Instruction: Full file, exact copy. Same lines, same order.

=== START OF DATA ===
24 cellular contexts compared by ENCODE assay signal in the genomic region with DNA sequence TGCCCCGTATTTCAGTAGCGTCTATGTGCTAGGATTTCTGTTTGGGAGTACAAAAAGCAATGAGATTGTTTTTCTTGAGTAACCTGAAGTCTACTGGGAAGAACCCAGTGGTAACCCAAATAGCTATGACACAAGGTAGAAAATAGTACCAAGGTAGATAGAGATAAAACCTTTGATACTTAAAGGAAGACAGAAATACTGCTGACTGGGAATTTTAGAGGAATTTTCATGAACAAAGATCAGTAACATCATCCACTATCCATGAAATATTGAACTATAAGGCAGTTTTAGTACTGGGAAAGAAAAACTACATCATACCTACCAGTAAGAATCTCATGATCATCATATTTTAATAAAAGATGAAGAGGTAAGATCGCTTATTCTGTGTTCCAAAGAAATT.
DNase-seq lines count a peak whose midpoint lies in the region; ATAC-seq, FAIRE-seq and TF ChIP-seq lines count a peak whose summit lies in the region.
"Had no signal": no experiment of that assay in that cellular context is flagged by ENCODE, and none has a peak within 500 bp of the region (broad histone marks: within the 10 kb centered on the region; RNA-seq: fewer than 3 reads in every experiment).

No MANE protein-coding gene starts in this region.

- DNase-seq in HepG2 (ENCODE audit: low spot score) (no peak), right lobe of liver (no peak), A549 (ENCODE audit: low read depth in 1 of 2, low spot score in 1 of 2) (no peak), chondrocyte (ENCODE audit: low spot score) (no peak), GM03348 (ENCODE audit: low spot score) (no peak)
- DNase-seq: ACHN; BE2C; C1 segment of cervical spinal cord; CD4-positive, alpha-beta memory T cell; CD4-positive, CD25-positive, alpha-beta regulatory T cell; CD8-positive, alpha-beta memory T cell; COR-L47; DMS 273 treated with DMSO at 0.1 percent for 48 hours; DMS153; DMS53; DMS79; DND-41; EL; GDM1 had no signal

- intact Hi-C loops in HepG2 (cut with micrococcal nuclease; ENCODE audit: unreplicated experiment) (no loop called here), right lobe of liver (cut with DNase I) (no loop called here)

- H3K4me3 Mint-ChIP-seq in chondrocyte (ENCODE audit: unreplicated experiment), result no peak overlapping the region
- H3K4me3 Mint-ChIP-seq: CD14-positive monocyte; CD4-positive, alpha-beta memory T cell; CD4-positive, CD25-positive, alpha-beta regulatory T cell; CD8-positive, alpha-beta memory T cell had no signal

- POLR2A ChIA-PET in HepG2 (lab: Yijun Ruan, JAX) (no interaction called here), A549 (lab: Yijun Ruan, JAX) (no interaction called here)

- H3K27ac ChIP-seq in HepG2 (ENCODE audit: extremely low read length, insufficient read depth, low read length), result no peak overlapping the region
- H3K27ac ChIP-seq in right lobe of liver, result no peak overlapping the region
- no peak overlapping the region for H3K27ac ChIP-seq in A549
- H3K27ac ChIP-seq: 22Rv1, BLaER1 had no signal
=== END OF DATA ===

24 cellular contexts compared by ENCODE assay signal in the genomic region with DNA sequence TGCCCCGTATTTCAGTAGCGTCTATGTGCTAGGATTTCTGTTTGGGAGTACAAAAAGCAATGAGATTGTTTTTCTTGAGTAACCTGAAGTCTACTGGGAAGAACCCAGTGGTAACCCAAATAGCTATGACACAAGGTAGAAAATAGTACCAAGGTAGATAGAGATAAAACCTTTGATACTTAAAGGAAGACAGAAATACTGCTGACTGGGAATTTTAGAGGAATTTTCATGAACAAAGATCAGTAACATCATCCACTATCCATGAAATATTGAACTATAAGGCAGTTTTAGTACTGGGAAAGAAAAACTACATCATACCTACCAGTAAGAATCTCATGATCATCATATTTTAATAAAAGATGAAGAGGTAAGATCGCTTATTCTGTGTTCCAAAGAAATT.
DNase-seq lines count a peak whose midpoint lies in the region; ATAC-seq, FAIRE-seq and TF ChIP-seq lines count a peak whose summit lies in the region.
"Had no signal": no experiment of that assay in that cellular context is flagged by ENCODE, and none has a peak within 500 bp of the region (broad histone marks: within the 10 kb centered on the region; RNA-seq: fewer than 3 reads in every experiment).

No MANE protein-coding gene starts in this region.

- DNase-seq in HepG2 (ENCODE audit: low spot score) (no peak), right lobe of liver (no peak), A549 (ENCODE audit: low read depth in 1 of 2, low spot score in 1 of 2) (no peak), chondrocyte (ENCODE audit: low spot score) (no peak), GM03348 (ENCODE audit: low spot score) (no peak)
- DNase-seq: ACHN; BE2C; C1 segment of cervical spinal cord; CD4-positive, alpha-beta memory T cell; CD4-positive, CD25-positive, alpha-beta regulatory T cell; CD8-positive, alpha-beta memory T cell; COR-L47; DMS 273 treated with DMSO at 0.1 percent for 48 hours; DMS153; DMS53; DMS79; DND-41; EL; GDM1 had no signal

- intact Hi-C loops in HepG2 (cut with micrococcal nuclease; ENCODE audit: unreplicated experiment) (no loop called here), right lobe of liver (cut with DNase I) (no loop called here)

- H3K4me3 Mint-ChIP-seq in chondrocyte (ENCODE audit: unreplicated experiment), result no peak overlapping the region
- H3K4me3 Mint-ChIP-seq: CD14-positive monocyte; CD4-positive, alpha-beta memory T cell; CD4-positive, CD25-positive, alpha-beta regulatory T cell; CD8-positive, alpha-beta memory T cell had no signal

- POLR2A ChIA-PET in HepG2 (lab: Yijun Ruan, JAX) (no interaction called here), A549 (lab: Yijun Ruan, JAX) (no interaction called here)

- H3K27ac ChIP-seq in HepG2 (ENCODE audit: extremely low read length, insufficient read depth, low read length), result no peak overlapping the region
- H3K27ac ChIP-seq in right lobe of liver, result no peak overlapping the region
- no peak overlapping the region for H3K27ac ChIP-seq in A549
- H3K27ac ChIP-seq: 22Rv1, BLaER1 had no signal